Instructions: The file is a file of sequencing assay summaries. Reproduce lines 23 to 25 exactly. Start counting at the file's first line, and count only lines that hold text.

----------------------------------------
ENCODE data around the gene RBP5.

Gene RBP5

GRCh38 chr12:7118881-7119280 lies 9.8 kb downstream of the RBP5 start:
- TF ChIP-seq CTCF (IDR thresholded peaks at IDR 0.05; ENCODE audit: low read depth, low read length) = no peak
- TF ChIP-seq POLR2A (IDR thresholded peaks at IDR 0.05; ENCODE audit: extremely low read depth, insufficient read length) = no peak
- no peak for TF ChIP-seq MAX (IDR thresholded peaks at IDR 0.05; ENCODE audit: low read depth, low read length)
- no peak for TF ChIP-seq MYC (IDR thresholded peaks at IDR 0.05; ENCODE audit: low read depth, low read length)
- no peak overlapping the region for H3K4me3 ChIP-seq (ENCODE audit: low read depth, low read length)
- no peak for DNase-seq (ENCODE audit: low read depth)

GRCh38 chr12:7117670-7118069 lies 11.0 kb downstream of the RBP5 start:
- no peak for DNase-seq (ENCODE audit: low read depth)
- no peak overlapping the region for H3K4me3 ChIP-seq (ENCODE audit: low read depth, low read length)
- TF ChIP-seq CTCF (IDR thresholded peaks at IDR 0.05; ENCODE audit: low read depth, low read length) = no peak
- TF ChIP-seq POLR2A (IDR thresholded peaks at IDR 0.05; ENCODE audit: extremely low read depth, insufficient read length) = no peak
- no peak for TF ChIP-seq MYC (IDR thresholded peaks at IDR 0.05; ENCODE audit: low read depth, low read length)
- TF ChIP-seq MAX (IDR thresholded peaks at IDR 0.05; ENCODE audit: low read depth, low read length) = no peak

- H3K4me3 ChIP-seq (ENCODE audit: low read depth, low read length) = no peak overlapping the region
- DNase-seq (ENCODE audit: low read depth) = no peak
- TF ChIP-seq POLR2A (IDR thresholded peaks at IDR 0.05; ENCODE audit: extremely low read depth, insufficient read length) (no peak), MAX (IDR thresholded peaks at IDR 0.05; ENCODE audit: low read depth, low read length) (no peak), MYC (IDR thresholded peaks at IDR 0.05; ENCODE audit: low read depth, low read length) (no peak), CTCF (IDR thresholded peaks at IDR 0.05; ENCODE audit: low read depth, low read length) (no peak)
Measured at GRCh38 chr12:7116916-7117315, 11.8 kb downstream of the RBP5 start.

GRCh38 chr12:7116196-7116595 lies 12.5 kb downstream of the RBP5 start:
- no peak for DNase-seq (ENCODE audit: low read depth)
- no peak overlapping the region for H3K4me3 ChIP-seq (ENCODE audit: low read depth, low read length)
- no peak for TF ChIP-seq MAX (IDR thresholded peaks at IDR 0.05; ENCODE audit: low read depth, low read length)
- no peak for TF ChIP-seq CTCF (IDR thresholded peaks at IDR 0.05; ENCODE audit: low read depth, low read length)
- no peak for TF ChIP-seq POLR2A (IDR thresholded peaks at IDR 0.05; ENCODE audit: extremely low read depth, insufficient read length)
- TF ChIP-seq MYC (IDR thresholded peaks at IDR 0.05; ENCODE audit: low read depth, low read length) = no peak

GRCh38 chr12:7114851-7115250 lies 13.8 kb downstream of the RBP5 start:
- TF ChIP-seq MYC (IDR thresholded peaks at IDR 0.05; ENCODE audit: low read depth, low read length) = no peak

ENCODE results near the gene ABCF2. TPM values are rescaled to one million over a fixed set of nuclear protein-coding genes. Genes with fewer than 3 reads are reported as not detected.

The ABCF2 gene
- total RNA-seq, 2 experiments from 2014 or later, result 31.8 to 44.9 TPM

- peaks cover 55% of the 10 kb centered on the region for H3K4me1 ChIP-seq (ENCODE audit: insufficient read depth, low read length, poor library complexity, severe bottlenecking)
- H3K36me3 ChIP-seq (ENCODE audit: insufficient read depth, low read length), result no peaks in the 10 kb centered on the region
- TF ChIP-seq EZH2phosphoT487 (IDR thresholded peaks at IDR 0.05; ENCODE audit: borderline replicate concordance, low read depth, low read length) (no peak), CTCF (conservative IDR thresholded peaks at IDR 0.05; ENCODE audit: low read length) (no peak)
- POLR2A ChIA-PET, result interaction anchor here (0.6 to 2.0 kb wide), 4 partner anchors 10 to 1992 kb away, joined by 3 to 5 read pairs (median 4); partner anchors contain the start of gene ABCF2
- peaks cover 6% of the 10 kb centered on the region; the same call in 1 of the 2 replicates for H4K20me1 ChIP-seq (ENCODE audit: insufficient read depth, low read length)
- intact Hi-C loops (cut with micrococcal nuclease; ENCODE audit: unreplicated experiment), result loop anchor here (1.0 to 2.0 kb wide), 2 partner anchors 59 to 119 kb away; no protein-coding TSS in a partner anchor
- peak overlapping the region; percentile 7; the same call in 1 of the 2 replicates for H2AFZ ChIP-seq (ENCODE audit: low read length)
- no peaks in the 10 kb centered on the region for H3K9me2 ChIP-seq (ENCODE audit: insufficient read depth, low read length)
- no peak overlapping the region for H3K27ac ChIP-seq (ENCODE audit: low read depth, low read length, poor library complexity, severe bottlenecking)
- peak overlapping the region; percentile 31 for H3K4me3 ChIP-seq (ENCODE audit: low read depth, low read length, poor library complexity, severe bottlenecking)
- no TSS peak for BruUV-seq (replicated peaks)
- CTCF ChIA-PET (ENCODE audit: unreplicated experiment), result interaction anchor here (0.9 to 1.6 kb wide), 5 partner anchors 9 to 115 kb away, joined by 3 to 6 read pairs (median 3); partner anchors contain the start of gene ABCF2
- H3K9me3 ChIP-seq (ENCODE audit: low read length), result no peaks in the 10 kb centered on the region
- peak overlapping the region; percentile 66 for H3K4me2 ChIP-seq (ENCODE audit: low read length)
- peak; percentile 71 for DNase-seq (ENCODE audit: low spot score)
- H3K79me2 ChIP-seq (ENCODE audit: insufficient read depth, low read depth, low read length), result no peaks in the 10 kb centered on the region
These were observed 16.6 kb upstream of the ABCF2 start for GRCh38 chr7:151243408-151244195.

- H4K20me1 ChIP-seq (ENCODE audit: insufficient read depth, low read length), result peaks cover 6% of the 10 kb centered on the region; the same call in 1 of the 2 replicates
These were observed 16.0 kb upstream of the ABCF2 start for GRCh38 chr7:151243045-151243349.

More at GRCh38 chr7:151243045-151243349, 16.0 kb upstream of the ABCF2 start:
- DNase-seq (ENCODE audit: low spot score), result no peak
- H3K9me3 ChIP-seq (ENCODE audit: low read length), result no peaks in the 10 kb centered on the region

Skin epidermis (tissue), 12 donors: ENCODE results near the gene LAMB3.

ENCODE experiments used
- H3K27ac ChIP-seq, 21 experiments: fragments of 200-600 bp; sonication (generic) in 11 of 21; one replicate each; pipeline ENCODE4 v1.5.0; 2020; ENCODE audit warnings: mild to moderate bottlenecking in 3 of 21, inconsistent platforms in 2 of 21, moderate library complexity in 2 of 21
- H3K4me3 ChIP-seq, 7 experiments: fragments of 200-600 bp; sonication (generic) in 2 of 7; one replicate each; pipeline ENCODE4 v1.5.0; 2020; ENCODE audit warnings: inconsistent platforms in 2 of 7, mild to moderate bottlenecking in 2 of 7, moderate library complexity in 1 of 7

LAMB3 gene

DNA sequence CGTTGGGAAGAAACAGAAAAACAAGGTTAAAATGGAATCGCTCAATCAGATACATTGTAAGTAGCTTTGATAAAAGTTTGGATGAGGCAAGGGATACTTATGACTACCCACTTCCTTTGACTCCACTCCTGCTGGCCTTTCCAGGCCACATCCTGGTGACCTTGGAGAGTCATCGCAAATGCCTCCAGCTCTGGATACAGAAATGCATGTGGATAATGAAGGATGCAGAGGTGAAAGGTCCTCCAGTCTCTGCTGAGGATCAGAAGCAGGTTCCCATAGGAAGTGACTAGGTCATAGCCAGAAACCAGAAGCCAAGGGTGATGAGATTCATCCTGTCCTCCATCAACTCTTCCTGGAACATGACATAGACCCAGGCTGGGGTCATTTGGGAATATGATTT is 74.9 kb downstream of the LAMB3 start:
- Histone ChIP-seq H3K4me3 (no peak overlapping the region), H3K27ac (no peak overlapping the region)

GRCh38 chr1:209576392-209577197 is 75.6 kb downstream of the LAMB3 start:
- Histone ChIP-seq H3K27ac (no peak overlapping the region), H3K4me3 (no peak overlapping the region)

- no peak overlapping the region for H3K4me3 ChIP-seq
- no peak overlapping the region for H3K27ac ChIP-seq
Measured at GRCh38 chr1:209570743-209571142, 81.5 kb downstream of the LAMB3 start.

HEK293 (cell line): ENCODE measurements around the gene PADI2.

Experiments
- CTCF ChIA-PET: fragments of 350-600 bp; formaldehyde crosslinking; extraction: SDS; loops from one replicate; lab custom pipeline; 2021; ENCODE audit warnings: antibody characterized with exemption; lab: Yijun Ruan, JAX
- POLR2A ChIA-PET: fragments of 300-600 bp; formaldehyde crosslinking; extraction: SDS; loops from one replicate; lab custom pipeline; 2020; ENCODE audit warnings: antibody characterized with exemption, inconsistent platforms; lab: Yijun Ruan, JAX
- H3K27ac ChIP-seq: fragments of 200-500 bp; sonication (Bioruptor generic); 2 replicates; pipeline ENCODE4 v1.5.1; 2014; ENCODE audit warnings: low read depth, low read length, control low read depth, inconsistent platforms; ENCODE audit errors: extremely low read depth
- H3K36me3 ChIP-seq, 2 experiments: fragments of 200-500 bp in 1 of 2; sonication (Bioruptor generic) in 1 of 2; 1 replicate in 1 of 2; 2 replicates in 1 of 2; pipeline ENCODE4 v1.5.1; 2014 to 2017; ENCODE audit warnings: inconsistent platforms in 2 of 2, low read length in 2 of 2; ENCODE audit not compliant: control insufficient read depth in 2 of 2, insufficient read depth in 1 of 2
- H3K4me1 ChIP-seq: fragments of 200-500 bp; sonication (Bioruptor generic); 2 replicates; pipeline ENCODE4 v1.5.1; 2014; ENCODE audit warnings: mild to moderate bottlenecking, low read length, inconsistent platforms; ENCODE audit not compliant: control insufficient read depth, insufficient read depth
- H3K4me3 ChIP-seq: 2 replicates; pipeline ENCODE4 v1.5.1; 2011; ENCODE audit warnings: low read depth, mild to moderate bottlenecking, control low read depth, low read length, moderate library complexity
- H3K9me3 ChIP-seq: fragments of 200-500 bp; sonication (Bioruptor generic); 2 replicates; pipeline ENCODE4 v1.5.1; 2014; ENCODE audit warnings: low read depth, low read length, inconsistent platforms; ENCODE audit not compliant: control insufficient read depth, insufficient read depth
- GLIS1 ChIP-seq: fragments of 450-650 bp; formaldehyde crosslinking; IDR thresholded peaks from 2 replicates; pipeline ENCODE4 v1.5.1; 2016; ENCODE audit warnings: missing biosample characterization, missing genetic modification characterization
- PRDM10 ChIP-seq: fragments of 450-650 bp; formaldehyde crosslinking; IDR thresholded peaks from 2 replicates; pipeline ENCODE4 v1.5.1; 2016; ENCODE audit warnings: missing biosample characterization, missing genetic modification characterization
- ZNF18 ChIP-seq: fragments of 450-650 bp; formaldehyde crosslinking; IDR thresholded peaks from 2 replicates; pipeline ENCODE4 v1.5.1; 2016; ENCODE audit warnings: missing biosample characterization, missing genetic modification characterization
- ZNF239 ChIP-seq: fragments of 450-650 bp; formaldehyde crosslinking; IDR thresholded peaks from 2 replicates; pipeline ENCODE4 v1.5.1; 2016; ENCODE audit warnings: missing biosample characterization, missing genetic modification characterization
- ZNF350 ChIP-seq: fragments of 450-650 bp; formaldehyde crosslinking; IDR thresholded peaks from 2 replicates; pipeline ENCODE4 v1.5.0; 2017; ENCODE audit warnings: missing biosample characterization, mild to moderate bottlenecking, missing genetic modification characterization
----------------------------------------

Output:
- no peak overlapping the region for H3K4me3 ChIP-seq (ENCODE audit: low read depth, low read length)
- no peak for TF ChIP-seq MAX (IDR thresholded peaks at IDR 0.05; ENCODE audit: low read depth, low read length)
- no peak for TF ChIP-seq CTCF (IDR thresholded peaks at IDR 0.05; ENCODE audit: low read depth, low read length)